Should Christians Date Non-Christians?

Is it okay for Christians to be romantically involved with those “outside the faith?”

Frequently, Paul’s words in his second letter to the Corinthians are quoted as a reason that Christians should not marry those outside the Christian faith:

Do not be bound together with unbelievers; for what partnership have righteousness and lawlessness, or what fellowship has light with darkness? Or what harmony has Christ with Belial, or what has a believer in common with an unbeliever? Or what agreement has the temple of God with idols? For we are the temple of the living God; just as God said,

“I will dwell in them and walk among them;
And I will be their God, and they shall be My people.
“Therefore, come out from their midst and be separate,” says the Lord.
“And do not touch what is unclean;
And I will welcome you.
“And I will be a father to you,
And you shall be sons and daughters to Me,”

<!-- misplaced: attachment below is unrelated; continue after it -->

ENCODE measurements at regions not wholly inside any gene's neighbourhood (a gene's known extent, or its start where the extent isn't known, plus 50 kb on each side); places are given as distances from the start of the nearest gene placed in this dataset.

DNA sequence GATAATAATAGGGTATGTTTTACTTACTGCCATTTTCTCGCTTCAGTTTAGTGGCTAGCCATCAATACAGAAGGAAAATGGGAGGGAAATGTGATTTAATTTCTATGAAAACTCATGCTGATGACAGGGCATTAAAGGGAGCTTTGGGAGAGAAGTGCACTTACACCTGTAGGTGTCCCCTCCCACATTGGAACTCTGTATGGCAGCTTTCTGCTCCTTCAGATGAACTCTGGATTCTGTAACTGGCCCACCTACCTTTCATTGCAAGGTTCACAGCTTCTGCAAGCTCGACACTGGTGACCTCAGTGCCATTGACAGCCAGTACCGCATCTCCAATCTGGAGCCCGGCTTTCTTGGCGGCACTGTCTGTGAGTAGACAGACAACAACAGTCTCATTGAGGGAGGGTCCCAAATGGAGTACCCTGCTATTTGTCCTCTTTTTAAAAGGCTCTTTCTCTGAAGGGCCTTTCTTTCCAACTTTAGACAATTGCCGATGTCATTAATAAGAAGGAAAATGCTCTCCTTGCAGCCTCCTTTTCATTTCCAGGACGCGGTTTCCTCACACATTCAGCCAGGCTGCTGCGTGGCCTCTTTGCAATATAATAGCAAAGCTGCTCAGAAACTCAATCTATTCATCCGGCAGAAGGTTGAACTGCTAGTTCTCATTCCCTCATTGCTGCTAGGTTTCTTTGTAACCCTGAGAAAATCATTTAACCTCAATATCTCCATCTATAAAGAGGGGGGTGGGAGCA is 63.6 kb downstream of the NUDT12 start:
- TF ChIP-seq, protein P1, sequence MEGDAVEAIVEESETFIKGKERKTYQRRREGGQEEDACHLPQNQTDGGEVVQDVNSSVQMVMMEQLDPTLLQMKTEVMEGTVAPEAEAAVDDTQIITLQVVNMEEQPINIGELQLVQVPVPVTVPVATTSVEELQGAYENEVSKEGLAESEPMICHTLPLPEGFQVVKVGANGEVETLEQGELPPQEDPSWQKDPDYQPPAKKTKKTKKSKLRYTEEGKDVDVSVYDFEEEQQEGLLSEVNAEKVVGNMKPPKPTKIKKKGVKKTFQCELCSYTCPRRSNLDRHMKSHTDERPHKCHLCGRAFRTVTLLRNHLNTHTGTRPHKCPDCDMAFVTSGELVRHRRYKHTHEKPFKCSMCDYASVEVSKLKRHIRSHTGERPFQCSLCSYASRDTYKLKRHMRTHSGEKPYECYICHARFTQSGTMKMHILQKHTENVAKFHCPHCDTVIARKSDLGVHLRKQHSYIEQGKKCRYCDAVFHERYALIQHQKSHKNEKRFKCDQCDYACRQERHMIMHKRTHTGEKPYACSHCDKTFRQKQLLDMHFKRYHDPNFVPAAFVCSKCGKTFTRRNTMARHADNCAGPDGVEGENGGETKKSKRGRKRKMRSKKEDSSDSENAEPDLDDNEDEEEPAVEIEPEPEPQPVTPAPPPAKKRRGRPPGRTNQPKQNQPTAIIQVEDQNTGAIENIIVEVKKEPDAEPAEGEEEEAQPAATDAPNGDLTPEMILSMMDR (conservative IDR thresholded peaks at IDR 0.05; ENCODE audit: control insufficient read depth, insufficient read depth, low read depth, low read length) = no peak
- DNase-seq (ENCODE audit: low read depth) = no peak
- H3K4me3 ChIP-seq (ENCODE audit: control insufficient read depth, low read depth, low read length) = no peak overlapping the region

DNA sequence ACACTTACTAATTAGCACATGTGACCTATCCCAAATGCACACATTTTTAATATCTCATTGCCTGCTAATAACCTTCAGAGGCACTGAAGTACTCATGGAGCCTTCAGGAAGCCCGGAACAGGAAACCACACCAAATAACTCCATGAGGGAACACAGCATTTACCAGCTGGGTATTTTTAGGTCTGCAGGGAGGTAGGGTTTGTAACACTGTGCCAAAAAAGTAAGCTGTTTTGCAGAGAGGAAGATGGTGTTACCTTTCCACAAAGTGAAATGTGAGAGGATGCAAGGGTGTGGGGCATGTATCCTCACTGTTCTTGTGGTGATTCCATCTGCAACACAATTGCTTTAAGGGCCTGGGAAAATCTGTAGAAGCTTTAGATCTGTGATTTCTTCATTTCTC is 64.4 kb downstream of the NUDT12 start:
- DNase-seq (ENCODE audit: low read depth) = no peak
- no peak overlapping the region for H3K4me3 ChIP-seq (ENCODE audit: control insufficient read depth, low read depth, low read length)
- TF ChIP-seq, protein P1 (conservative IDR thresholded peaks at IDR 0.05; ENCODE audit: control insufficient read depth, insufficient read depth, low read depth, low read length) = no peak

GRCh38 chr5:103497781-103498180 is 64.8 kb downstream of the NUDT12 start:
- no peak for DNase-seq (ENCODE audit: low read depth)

Says the Lord Almighty.

Paul (2 Corinthians 6:14-18)

I grew up learning that 1) this passage absolutely applies to Christian relationships, 2) all of Paul’s words should be esteemed as the words of God, and 3) only those who identify as “Christian” are eligible for relationships with other Christians.

As with most things I learned growing up, I began questioning and examining them for myself over time. Let’s start with #1.

#1: Does 2 Cor 6:14-18 Apply to Christian Relationships?

Some Christians would argue that this verse is more referencing business partnerships. And I’d have to agree that I see a warning against business partnerships without spiritual unity as a wise and perhaps more clear application. However, I do think that a broader warning can be taken from this verse regarding Christian relationships.